The performances by all four actors are truly ensemble-tight. In the confines of any room, in the garden, near the pigsty, looking over fences, they all get their chance to show what they can do together and in some episodes, they stand out magnficiently, separately. Penelope Keith has a frenzied performance in “Mutiny” where she prepares for a disastrous community stage production of “The Sound of Music” where the real humor is mined a few episodes prior by her jockeying for the role of Maria, unbelievable casting when it comes to watching Margo all this time. Paul Eddington gets his moment in “The Wind-Break War” where his nerves are shorn by yet another erupting argument between Tom and Barbara, and Margo over the fruit crops being in the shadows. He just gets completely frustrated and flustered in that one moment. Richard Briers is good all around, in any scene, and Felicity Kendal strengthens Barbara even more in “The Last Posh Frock”, the last episode before the Christmas special, where all the work in becoming self-sufficient finds her being mistaken for a boy by a passer-by wanting directions, and she realizes what’s become of her, and of course, Tom isn’t aware of her frustration over this, especially when he doesn’t notice her wearing the only fancy dress she has left that makes her feel glamorous, and a real woman.
Still, they live side-by-side and as much as Margo disapproves of those inopportune times when Tom and Barbara’s work threatens her social successes in Surbiton, she appreciates the variety the couple provides in her life, even striving to learn why some things are so funny, as she never had much experience at laughing when she was at an all-girls school, with her branded with the nickname “Starchy.” If anything, these couples are also a close-knit family. None of them could possibly leave each other’s line of sight without a noticeable gap.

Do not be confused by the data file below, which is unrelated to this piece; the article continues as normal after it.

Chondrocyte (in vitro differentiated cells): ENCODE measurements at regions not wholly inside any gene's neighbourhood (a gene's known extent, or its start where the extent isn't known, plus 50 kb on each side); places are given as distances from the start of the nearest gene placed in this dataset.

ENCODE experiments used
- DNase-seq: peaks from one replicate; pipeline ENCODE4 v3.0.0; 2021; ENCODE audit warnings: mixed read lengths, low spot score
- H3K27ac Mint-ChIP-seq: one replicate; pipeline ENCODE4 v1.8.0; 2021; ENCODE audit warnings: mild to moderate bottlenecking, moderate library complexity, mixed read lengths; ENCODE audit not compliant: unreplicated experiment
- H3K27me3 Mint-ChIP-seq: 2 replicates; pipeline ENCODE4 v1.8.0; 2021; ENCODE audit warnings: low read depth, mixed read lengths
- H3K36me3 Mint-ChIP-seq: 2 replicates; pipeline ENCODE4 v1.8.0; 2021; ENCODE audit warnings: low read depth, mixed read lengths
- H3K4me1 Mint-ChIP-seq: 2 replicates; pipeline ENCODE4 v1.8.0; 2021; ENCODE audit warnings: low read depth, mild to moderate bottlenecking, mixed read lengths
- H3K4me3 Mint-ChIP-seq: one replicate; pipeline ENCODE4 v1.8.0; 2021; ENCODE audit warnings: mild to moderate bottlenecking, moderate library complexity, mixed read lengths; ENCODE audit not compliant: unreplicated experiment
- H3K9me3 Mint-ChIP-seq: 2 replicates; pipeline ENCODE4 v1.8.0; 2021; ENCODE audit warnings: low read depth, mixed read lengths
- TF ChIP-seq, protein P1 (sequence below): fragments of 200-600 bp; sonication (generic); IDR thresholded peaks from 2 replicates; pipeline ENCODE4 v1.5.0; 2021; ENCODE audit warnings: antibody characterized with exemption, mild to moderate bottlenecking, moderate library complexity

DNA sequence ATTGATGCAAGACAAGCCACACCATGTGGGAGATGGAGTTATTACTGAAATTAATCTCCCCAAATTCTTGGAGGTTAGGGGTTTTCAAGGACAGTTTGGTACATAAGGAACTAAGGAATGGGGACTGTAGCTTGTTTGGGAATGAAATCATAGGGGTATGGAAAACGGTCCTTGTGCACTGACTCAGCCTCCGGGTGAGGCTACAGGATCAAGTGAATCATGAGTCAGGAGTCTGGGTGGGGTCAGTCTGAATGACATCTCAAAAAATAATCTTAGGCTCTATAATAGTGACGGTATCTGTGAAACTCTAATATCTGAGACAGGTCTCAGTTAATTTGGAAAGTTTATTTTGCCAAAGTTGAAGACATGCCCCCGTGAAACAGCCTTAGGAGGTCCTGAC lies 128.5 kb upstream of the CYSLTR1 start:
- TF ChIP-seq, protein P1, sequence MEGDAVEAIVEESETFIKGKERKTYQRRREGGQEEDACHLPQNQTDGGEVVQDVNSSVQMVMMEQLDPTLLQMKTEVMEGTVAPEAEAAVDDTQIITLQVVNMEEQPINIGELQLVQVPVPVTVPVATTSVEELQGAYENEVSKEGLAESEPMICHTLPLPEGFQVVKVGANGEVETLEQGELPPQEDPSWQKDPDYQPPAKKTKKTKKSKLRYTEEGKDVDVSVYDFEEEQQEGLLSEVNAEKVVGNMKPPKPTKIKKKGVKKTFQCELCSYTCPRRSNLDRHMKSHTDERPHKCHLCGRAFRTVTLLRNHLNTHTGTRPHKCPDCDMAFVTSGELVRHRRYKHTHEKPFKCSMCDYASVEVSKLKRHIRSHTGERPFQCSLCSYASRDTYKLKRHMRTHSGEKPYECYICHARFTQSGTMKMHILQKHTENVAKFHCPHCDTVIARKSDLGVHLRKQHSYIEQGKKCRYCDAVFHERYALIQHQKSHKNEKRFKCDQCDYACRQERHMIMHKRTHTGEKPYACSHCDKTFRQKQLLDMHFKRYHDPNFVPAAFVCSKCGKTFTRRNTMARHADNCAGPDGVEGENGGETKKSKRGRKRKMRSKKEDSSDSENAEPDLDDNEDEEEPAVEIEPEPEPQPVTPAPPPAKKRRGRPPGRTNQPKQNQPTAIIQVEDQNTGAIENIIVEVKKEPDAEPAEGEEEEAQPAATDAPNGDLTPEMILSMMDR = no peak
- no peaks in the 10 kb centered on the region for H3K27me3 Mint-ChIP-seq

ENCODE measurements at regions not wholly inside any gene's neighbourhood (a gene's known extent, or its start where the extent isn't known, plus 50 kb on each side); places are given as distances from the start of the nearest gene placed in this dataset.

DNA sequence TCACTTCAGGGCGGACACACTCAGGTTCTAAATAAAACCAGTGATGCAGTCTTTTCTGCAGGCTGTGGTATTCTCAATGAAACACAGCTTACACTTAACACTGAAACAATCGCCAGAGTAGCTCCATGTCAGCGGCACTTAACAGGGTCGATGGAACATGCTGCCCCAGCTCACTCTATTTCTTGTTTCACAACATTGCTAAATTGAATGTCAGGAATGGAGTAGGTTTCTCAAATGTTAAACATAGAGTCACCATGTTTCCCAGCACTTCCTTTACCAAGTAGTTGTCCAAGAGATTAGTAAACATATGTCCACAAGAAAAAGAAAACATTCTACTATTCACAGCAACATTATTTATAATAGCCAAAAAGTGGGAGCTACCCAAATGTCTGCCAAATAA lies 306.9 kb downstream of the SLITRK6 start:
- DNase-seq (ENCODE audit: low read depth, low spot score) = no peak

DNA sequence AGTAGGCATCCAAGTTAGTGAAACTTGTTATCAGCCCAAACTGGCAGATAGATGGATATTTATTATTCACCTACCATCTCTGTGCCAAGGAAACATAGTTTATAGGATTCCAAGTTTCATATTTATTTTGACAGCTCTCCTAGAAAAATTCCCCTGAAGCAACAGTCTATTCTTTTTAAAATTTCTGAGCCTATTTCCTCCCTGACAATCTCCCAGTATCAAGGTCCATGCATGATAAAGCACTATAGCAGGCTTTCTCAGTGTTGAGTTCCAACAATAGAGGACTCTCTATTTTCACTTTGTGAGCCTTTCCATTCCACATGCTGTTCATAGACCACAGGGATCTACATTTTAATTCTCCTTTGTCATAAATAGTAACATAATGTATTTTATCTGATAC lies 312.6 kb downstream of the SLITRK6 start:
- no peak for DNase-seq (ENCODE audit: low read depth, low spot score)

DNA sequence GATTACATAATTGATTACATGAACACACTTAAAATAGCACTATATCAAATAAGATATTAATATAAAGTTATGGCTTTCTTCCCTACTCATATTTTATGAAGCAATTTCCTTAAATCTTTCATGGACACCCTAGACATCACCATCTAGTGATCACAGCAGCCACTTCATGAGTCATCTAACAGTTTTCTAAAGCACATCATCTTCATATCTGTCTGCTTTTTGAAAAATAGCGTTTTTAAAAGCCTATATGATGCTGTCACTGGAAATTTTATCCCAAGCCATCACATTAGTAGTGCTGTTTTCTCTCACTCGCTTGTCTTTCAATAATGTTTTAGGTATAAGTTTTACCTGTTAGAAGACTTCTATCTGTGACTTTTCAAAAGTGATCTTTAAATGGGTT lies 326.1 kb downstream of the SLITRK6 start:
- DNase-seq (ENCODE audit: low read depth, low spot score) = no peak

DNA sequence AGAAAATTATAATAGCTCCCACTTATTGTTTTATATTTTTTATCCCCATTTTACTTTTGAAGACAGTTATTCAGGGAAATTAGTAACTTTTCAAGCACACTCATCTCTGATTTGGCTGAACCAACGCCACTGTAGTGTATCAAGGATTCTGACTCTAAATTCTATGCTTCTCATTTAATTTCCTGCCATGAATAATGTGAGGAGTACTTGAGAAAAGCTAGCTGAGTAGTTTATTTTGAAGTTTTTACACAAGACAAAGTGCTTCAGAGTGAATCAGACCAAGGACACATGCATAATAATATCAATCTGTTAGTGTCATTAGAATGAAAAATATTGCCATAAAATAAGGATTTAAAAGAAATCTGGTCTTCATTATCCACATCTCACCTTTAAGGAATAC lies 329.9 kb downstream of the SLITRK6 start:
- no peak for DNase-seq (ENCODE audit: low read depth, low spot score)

And besides all that, the British are lucky with their expressions. Where did we Americans stop in our own language that we ended up not having what they have? Take what we call Rock, Paper, Scissors in our country. It’s called Ching-Chang-Cholla over there. Boots, or work boots as it would seem, are called “wellies.” “Tat” means junk, trash, garbage or any other words close to those, and “shirty” means uppity, crazy, or emotional, from what can be made out during these seasons. It’s good that we keep our own national identity, but I think they got the better deal with their words.
All of this combines and you have one of the strongest comedic offerings in the history of their television industry. In the opening title sequence of “Bridget Jones’s Diary”, Bridget is in her pajamas, depressed, with “Frasier” starting on her TV. I only hope that the TV shows given to the U.K. by our country are an even trade. For what they’ve given us with this and many other high-quality works, hopefully it’s enough.